The Ham family farming partnership dispute has resulted in two important decisions. At the start of the latest Judgment, it is rightly described as a tragic dispute.
In short, there was a falling out between parents and their only son. The son, John, decided to retire from the Partnership amidst acrimony. At the time, John was in his early thirties.
The starting point was that parents had brought John into their partnership as a 19 year old. Initially he was given a 25% profit share which was subsequently increased to 40%, before he was 30. Readers will recognise that such early accession to partnership is very rare. When John joined the partnership, parents consulted their local solicitor. Putting it politely, the Partnership Agreement which was then drafted was a limited document.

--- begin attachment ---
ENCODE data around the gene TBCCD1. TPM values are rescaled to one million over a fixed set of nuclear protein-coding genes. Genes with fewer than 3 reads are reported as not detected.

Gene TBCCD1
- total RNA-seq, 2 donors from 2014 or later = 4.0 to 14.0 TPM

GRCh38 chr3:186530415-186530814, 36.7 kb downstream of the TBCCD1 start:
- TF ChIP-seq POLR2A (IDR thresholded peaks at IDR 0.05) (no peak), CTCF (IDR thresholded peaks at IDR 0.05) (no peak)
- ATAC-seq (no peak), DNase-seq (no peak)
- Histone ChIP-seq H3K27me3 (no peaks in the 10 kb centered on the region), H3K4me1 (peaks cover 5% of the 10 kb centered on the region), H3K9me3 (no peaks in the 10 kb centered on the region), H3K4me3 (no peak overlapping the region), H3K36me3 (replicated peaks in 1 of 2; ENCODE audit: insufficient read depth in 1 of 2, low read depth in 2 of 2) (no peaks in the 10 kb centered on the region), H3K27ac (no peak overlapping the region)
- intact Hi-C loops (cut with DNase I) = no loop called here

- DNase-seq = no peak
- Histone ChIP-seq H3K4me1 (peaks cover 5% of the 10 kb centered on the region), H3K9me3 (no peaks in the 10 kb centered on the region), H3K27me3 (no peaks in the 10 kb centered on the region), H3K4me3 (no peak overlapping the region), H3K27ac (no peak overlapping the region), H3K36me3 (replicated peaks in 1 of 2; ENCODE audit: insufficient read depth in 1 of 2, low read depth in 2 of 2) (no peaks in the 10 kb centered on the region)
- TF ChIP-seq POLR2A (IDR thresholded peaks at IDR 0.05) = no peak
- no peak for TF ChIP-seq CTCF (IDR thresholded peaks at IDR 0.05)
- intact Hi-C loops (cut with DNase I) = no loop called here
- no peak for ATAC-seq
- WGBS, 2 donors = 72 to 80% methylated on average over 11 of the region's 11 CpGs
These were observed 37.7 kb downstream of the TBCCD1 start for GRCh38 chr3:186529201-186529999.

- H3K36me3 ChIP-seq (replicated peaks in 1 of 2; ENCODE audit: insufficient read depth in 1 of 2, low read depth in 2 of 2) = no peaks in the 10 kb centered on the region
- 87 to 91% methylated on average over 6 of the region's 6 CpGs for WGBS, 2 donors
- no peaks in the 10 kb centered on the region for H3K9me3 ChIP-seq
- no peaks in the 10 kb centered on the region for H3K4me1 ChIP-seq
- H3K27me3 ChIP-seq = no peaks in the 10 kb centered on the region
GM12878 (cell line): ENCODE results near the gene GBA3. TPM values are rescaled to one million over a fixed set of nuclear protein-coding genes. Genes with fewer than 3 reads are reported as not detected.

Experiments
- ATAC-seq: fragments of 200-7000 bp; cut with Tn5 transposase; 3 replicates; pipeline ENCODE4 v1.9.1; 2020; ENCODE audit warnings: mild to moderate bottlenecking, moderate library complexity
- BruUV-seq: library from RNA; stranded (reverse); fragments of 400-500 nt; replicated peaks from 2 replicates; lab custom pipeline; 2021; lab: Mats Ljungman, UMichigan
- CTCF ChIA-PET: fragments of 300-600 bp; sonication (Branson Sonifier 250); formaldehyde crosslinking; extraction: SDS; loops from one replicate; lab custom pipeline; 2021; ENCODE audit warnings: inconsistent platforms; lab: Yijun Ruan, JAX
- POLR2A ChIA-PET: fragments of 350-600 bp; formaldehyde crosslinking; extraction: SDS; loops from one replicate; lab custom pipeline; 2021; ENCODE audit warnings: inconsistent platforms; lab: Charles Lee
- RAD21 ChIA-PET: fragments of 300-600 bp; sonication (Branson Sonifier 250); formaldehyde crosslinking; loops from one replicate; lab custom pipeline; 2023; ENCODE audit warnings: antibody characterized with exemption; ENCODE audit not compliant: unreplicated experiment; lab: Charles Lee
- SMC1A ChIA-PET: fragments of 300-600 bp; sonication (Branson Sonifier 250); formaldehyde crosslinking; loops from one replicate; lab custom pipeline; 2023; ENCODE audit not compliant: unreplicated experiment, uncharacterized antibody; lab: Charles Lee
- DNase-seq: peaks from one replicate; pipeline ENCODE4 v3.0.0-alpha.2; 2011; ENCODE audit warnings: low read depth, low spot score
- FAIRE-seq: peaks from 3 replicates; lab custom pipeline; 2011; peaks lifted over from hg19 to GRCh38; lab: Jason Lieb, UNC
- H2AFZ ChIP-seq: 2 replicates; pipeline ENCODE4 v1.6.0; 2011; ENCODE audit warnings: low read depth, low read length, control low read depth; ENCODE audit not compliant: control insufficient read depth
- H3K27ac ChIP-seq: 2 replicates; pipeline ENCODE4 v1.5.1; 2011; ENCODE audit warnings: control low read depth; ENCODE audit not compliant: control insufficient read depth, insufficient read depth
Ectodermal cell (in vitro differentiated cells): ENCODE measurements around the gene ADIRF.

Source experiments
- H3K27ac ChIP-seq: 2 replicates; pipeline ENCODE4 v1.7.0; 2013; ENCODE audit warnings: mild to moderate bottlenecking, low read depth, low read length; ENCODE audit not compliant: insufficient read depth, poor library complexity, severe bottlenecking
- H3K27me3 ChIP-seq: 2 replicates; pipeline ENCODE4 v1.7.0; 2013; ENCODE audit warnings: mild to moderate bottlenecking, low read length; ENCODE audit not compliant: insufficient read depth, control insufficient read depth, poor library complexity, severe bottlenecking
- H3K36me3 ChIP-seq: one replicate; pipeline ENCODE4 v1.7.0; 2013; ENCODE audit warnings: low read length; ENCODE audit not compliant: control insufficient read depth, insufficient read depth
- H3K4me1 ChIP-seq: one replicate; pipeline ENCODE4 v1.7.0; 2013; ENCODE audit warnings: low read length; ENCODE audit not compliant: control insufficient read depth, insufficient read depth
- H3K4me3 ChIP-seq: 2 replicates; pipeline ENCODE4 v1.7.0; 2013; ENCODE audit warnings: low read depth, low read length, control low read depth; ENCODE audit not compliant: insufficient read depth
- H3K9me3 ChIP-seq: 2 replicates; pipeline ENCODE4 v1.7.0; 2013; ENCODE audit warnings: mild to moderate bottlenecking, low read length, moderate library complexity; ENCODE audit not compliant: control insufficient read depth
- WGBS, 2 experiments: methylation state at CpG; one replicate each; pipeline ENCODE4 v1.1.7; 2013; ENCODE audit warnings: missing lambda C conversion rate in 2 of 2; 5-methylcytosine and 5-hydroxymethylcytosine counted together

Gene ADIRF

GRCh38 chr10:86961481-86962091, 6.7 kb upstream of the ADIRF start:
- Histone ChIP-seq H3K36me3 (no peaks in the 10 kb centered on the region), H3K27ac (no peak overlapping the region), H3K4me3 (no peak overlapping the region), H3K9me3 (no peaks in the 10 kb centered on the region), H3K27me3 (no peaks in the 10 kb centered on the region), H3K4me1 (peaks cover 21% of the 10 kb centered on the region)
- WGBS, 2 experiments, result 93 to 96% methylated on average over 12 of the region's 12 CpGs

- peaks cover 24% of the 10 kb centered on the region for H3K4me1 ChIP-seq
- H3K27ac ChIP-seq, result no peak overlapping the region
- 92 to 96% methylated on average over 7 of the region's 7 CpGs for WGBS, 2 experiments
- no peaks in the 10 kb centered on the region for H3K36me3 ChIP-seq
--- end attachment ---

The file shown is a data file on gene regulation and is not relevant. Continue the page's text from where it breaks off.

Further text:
The first row was because it was far from clear from the face of the Partnership Agreement as to whether John’s share on retirement should be valued by reference to the historic values contained in the accounts or on an open market basis. In a substantial dairy business, where a herd basis is maintained in accounts, the difference between historic accounting and open market values has a significant impact.
The point was taken as a Preliminary Issue in the proceedings. The High Court Judge decided the issue of construction in favour of parents. John appealed. The appeal was successful. The fact that it was not an easy point was reflected in the fact that no lesser Judge than Lewison LJ said in his Judgment that he had changed his mind between the Hearing and the point at which the decision was delivered.